UPDATED November 24, 2014

BY Michael Coo

IN 7 Epics, Trans-Oceania

no comments

UPDATED November 24, 2014

BY Michael Coo

IN 7 Epics, Trans-Oceania

no comments

10 Reasons to cycle the Opals, Missiles & Vino section

The latest from the Trans-Oceania cycling expedition

I have had the opportunity to make a ‘guest’ appearance on the 2014 Trans-Oceania this year and was assigned to the Opals, Missiles & Vino section running from Alice Springs in the centre of the country to Adelaide on the coast of the Southern Ocean. We had no riders joining the expedition in Alice, although a few were leaving, so I was a little concerned about what kind of experience I was about to have.

I should not have worried, and while I haven’t ridden the other sections, I have no hesitation in presenting, in no particular order, my personal 10 reasons to choose this section to cycle in 2016.

Photo 2014-11-21, 7 45 35 AM#1: Lunch at the Over the Edge bike shop/cafe in Melrose

Unanimously voted by the cyclists as the best lunch stop on the Australian portion of the Trans-Oceania, this stop had it all: bike shop selling high end components, amazing coffee, cool t-shirts & jerseys, sitting happily in the shadow of picturesque Mt Remarkable. And it felt even better after climbing up out of the Outback through the Horrocks Pass (see #6).

Photo 2014-11-17, 2 15 49 PM#2: Solitude on desert rides

On most of our daily rides, we are constantly distracted by a variety of things; smartphones, traffic, houses, pedestrians, etc. In the Outback, however, with the exception of a passing road-train or the odd kangaroo (see point #5), you will have endless hours to contemplate the larger questions in life. No emails or calls will interrupt your deep meditative state. Just hop on your bike, start pedaling and let your mind wander. You never know where it might take you.

#3: Bush campingPhoto 2014-11-15, 5 04 35 PM

When you arrive at the end of the day to an empty field you may anticipate missing wifi, toilets and potable water but after you set up your tent and sit down with a cold beer (there are limits after all) in hand and begin to chat to your fellow riders all these concerns will fade away. You will curl up in your sleeping bag and gaze up at stars that seem so close you could just reach up and touch them. And in the morning, as a bonus, you can enjoy the sunrise (see #4).

#4: Sunrise and sunsetPhoto 2014-11-11, 7 52 14 PM

Almost every morning and evening you will be treated to a gorgeous visual display as the rising/setting sun lights up the heavens. The variations are endless and you can sit there mesmerized as the show continues for up to an hour. And best of all, it is free!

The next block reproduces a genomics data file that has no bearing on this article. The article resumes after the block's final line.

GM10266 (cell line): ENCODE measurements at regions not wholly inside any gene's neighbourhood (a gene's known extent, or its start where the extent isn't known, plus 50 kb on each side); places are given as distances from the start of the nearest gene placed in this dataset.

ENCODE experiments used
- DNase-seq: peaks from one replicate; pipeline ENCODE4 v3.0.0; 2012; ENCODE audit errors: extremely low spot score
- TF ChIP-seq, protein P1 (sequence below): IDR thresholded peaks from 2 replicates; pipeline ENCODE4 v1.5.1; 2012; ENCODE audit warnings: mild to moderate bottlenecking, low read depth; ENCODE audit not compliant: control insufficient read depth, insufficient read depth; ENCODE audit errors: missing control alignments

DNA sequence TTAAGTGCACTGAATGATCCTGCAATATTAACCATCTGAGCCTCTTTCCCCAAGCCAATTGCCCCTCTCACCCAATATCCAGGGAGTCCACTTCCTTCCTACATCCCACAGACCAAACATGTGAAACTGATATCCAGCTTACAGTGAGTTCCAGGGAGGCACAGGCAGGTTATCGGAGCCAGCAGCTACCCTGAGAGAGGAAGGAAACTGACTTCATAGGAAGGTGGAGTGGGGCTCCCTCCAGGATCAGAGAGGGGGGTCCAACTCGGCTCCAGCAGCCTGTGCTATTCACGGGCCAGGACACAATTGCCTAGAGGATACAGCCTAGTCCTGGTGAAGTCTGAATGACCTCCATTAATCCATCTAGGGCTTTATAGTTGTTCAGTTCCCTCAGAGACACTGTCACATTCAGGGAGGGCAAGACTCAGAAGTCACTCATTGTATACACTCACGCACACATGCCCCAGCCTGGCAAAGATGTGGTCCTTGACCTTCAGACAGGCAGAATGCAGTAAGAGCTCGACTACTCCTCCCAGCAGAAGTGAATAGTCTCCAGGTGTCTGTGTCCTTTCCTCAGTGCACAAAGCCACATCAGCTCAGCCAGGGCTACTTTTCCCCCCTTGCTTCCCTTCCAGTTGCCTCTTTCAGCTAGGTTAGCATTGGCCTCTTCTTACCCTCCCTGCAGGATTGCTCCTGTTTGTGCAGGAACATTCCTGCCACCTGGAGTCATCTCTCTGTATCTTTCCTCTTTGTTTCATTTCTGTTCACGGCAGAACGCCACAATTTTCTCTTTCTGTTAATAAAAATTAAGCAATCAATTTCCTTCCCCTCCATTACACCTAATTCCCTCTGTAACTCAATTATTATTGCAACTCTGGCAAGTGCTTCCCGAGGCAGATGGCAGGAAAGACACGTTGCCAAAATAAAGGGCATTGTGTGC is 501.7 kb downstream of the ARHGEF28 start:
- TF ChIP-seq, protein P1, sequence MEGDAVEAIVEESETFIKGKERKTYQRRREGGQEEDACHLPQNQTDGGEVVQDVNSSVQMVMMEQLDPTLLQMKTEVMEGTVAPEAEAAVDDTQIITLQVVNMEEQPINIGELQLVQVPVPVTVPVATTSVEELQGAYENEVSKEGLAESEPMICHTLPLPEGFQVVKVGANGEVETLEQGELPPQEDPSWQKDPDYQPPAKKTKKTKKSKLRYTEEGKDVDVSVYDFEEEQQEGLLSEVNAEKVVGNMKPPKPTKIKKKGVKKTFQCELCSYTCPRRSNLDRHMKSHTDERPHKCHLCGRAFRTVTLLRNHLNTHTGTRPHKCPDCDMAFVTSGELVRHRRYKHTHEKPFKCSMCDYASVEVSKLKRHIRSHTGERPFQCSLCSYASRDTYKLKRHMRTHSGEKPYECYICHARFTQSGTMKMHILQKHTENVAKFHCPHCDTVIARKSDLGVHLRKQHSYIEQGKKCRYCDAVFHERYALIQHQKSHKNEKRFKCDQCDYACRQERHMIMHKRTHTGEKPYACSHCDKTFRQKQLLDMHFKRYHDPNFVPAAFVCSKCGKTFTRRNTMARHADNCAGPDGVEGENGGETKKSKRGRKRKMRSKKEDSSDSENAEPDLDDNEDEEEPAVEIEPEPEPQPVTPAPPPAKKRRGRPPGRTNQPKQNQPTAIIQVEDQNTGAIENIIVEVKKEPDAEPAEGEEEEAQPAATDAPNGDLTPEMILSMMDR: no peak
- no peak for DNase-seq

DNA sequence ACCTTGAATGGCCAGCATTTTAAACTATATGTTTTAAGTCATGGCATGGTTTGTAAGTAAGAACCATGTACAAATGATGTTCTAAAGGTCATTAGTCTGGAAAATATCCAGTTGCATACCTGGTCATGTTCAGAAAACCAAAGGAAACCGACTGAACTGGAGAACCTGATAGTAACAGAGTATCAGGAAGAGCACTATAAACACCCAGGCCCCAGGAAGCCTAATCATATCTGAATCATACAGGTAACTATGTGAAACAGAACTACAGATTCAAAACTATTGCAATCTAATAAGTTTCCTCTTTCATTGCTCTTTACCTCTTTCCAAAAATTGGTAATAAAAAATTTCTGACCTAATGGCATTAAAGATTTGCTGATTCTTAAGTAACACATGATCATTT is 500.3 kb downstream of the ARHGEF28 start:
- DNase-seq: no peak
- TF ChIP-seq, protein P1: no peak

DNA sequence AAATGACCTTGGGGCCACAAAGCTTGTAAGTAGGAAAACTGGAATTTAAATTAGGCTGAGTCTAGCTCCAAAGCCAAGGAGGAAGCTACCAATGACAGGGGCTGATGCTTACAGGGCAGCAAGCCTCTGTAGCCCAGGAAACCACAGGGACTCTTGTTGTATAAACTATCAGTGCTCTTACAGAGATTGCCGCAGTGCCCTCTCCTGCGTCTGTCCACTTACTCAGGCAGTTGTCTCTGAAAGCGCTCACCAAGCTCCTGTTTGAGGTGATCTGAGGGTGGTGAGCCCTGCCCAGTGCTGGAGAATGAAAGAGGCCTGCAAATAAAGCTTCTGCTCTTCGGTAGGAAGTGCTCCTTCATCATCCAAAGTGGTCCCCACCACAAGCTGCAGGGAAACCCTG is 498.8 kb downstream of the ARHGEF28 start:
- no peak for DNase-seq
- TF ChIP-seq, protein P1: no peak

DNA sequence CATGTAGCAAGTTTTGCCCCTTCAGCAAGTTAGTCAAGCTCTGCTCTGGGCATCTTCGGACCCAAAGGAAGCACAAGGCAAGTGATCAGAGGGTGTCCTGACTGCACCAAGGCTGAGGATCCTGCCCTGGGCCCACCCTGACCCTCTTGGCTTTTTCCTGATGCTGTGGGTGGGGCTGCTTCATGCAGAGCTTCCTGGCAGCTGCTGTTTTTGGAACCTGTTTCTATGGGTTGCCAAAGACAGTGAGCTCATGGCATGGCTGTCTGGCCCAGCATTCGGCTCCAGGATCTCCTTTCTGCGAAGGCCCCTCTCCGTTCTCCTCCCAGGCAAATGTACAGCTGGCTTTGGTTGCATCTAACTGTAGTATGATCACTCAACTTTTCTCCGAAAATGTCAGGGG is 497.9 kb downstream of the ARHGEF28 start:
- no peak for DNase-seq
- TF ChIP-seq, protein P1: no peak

#5: Kangaroos & EmusPhoto 2014-11-23, 1 07 39 PM

What more can I say – where else can you see these amazing animals at the side of the road for weeks on end? Sometimes you can see them on the distant horizon while at others the Roos may bounce along beside you for a few hundred meters.

#6 Horrocks Pass

Photo 2014-11-21, 7 12 45 AMAfter a few weeks in the desolate Outback, the rest day in Port Augusta and a view of the water is a welcome change. But the real thrill comes once you head east and begin the climb up into the Flinders Range. The road winds up into the hills and the scenery becomes greener. Large trees appear and golden fields of wheat (see point 7) gradually emerge. Despite the effort, the elevation gain will bring a huge smile to your face.

#7: Wheat

Once you climb Horrocks Pass (see point #6) and pass out of the plains/Outback, you will enter into a wonderful world of Australian wheat. Huge sunburnt fields of golden winter wheat hugging gentle rolling hills – such a change from the arid red sand deserts that started the section. Sheep, cattle, kangaroos peeking out from green fields, dry creek beds, pumping stations and single-story brick farmhouses.

Photo 2014-11-22, 10 36 27 AM#8: Wine

The Clare Valley specializes in Rieslings and, strangely enough, the stage that passes through the area spends almost 50kms on the appropriately named ‘Riesling Trail’. This allows the riders to visit the numerous vineyards adjoining the route for tasting without worrying about cars. It also allows you to noodle around the cool and vibrant town of Auburn. Remember to bring a pannier or two to carry your purchases to camp.

Photo 2014-11-14, 2 55 53 PM#9: Coober Pedy

Big surprise here. What could a town of 3,000 souls stuck in the middle of some of the most desolate terrain on earth offer? Actually quite a bit; mine tours, amazing Greek food, liquor restrictions, an otherworldly landscape, beautiful opals, friendly and unique characters and more. You must visit.

#10: Painted DesertPhoto 2014-11-14, 6 31 59 AM

While not directly on the Trans-Oceania route (yet), it is worth using your rest day in Coober Pedy to drive out to this absolutely gorgeous area. You are guaranteed to have quite the adventure if you make the attempt, and the scenery is absolutely surreal. Find four friends, set your alarm for 03:30…and bring two jacks.

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